PCs and printers together made up 49 percent of HP’s 2012 sales, yet investors are getting those businesses for free based on the current market value, said Steven Milunovich, a New York-based analyst at UBS. He estimates the company could be worth more than $20 a share, or almost $60 billion including net debt, in pieces next year, according to an Oct. 8 report. He valued the PCs and printers groups at a combined $15.6 billion.
“HP is probably too big for anyone to manage,” he said in a phone interview. “They’re trying to be all things to all people.”
The sum of HP’s businesses implies a stock price of about $20 a share, according to ISI Group’s Brian Marshall. That’s 45 percent higher than yesterday. Still, he cautions that the company’s future sales and profit are so uncertain that it would be difficult to get to that level under the current structure, and a breakup may be too difficult for management to enact right now.
“It’s cheap for a reason,” Marshall, a San Francisco- based analyst for ISI, said in a phone interview. “It would be extremely difficult, if not impossible, to break up those divisions. HP has so much on its plate right now just trying to keep the ship afloat that they can’t possibly take on that complex of a transaction right now.”
Whitman has said the company reaps advantages by keeping its divisions together, including the strength of the Hewlett- Packard brand on PCs and advantages from buying chips and other components that can be used across computers, printers and servers. Whitman last year decided to keep the PC business, reversing Apotheker’s plan to get rid of it.
Still, analysts see a diminished business should the status quo be maintained. HP’s revenue in the fiscal year that ended in October was down 5.4 percent from 2011, the biggest annual slump since 2001. Analysts’ average estimates show a decline in each of the next three years, data compiled by Bloomberg show.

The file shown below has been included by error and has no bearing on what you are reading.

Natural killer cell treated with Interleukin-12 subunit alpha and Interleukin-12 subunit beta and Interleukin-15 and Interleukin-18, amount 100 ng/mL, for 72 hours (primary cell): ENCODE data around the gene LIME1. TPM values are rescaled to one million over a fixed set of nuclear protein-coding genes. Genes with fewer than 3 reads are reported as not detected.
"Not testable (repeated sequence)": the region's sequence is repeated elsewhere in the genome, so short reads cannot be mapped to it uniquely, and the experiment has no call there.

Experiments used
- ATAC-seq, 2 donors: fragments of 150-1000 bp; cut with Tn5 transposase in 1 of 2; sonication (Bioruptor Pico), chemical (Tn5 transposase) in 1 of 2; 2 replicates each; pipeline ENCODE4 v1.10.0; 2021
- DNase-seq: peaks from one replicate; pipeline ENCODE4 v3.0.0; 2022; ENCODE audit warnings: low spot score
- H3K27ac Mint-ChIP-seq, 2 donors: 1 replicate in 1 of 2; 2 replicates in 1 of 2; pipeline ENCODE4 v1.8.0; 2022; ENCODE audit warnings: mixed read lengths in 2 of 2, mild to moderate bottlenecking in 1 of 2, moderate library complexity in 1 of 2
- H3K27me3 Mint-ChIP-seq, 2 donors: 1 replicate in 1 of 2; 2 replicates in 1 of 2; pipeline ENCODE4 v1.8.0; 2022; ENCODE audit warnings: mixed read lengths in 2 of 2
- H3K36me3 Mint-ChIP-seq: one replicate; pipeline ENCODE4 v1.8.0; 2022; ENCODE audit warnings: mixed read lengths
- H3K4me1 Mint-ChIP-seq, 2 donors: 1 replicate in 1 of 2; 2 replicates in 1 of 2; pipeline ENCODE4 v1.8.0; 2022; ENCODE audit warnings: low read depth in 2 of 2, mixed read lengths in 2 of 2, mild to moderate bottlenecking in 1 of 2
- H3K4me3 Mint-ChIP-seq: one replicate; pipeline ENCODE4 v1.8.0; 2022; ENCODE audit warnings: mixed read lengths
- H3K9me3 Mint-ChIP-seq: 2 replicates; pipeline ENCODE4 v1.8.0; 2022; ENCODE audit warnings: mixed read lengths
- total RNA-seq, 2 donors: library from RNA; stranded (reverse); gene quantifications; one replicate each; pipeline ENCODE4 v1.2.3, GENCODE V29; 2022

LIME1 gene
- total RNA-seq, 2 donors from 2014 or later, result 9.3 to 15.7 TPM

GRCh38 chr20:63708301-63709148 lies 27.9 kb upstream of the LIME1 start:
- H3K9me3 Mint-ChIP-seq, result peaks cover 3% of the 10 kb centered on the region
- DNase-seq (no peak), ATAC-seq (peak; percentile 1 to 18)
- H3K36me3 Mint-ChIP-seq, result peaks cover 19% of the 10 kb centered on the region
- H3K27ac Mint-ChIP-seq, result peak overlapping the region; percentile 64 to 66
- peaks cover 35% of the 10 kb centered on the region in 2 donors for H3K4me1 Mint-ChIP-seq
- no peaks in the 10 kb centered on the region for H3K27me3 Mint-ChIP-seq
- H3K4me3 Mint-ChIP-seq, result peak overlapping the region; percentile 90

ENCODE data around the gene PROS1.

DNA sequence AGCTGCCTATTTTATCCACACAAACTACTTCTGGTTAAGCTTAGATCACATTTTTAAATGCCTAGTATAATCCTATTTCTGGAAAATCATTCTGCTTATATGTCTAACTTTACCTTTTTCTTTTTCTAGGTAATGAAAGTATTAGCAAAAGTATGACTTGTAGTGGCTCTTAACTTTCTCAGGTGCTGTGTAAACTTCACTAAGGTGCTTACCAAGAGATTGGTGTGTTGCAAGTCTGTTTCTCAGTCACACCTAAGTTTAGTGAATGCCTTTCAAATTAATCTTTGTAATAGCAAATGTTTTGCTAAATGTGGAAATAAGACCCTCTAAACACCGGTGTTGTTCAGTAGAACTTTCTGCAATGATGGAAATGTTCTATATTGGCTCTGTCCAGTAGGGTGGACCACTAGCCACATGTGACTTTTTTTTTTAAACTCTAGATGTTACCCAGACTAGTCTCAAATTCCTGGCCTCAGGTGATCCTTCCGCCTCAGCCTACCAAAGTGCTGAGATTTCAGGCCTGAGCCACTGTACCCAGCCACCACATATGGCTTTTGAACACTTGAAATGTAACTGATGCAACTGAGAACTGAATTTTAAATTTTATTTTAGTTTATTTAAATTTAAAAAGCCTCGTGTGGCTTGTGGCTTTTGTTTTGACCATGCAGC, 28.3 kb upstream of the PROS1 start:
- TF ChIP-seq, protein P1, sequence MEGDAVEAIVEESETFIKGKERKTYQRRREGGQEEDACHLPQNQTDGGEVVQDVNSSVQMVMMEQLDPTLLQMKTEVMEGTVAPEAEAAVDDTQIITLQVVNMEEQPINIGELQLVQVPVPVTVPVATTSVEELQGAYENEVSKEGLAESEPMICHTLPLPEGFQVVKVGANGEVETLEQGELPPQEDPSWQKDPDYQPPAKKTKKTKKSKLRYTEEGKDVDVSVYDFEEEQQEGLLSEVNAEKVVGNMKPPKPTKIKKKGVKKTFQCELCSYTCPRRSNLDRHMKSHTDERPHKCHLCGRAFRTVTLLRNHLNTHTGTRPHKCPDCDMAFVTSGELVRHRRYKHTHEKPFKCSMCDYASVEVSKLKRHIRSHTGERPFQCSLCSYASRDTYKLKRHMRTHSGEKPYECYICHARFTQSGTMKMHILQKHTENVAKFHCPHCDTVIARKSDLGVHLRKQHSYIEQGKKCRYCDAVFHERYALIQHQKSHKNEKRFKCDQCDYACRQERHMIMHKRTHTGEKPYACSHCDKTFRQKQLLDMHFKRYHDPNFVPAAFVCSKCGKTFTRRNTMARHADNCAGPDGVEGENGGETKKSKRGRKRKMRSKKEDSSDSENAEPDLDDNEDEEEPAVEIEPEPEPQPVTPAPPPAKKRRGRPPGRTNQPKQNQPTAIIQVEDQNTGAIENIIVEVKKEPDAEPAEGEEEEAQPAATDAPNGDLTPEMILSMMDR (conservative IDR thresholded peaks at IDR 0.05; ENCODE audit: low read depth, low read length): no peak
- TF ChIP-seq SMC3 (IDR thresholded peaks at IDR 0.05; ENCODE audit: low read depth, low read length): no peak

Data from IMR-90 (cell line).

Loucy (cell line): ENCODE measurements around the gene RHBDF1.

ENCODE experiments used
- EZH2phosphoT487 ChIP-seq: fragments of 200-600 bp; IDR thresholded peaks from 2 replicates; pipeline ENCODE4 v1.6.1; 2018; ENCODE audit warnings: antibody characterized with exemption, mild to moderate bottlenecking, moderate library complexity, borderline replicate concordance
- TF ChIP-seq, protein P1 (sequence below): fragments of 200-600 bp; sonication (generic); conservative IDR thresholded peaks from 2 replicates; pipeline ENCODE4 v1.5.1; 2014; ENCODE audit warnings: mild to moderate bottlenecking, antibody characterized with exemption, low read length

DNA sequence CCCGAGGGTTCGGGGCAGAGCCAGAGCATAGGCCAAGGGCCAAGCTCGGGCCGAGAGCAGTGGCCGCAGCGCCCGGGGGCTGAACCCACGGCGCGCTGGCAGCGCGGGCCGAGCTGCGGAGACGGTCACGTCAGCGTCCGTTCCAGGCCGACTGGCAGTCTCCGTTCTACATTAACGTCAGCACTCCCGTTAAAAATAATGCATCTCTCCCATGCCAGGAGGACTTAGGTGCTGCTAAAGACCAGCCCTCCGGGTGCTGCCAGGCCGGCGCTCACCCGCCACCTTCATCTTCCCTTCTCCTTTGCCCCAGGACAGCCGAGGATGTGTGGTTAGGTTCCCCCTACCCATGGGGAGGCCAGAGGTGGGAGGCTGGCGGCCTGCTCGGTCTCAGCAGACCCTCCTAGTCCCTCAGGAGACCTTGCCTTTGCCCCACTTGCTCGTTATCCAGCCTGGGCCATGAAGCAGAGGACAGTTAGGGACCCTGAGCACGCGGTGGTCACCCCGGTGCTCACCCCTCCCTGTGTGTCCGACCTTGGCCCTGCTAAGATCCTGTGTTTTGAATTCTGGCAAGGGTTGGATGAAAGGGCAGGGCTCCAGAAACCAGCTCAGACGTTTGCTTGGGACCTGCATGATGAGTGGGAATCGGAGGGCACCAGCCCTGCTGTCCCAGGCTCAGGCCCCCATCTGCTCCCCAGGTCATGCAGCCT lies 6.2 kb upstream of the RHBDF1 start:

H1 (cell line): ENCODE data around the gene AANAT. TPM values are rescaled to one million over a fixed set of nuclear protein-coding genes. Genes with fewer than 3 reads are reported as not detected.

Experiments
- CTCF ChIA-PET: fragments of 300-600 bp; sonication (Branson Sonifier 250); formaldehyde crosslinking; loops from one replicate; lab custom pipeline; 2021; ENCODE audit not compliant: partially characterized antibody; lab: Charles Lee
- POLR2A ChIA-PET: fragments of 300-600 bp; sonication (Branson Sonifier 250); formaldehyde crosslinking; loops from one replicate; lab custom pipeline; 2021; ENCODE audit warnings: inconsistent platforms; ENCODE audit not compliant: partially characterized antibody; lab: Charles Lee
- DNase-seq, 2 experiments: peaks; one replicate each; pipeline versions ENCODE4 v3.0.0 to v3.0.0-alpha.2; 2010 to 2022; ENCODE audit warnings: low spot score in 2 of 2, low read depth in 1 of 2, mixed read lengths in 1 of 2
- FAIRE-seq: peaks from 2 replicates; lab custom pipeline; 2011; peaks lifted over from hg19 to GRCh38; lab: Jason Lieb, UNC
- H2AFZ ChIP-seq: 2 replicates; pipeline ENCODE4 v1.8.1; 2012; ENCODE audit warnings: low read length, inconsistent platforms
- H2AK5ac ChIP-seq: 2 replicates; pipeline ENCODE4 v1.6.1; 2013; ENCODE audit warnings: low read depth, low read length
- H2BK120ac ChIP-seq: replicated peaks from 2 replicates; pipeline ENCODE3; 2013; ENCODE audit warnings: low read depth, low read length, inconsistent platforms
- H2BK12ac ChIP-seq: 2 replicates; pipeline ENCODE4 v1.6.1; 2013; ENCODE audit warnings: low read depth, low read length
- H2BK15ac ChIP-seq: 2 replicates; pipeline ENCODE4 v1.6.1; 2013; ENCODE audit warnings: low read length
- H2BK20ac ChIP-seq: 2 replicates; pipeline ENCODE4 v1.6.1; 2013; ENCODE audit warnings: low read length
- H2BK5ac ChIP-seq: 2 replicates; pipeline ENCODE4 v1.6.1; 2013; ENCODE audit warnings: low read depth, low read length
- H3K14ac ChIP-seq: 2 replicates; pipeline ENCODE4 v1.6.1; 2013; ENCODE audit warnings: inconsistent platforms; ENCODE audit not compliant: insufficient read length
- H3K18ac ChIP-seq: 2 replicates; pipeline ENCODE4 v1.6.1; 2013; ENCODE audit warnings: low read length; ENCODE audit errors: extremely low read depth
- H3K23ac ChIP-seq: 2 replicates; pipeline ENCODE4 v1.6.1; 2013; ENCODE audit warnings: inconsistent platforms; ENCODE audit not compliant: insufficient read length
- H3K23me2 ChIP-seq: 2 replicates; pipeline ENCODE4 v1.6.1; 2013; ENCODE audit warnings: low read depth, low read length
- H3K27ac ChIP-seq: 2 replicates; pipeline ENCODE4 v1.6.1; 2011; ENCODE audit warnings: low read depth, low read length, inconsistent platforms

Whitman on Oct. 3 forecast less fiscal 2013 profit than analysts projected, saying the company would earn $3.40 to $3.60 a share, excluding some items. The average estimate was $4.16, data compiled by Bloomberg show.
HP’s greatest strengths at the moment are in its enterprise computing group, according to Jayson Noland, a San Francisco-based analyst at Robert W. Baird & Co. That unit had sales of $20.5 billion last year and supplies the servers, storage and networking gear that powers corporate data centers. The company is counting on products like its Project Moonshot systems, which let customers cram thousands of computing cartridges into a machine to solve Web serving and data-analysis problems.
“They have to show synergies across these divisions” and show corporate customers what the advantages are of buying PCs, printers, servers, storage and networking gear from one company, Noland said in a phone interview.
If not, “what’s the point of this all being under the same umbrella?” he said. “Then you need to break it apart.” The company wouldn’t likely sell divisions under “duress” and could wait until performance improves, Noland said.
HP probably hasn’t pursued a divestiture because it will be difficult to align the company’s asking price for its PC or printer business with what a buyer is willing to pay, said Shaw Wu, San Francisco-based analyst for Sterne Agee & Leach Inc. Even if a suitor were interested in the entire company, its size could be a deterrent, he said.
“You’ve got to have pretty deep pockets,” even though the shares have already fallen, Wu said in a phone interview.
Still, it behooves HP to act quickly and not be too discriminating when it comes to offer prices because the value of the pieces may continue eroding, he said.
“It may make sense to do it sooner than later,” Wu said. “There is a bit of an expiration date.”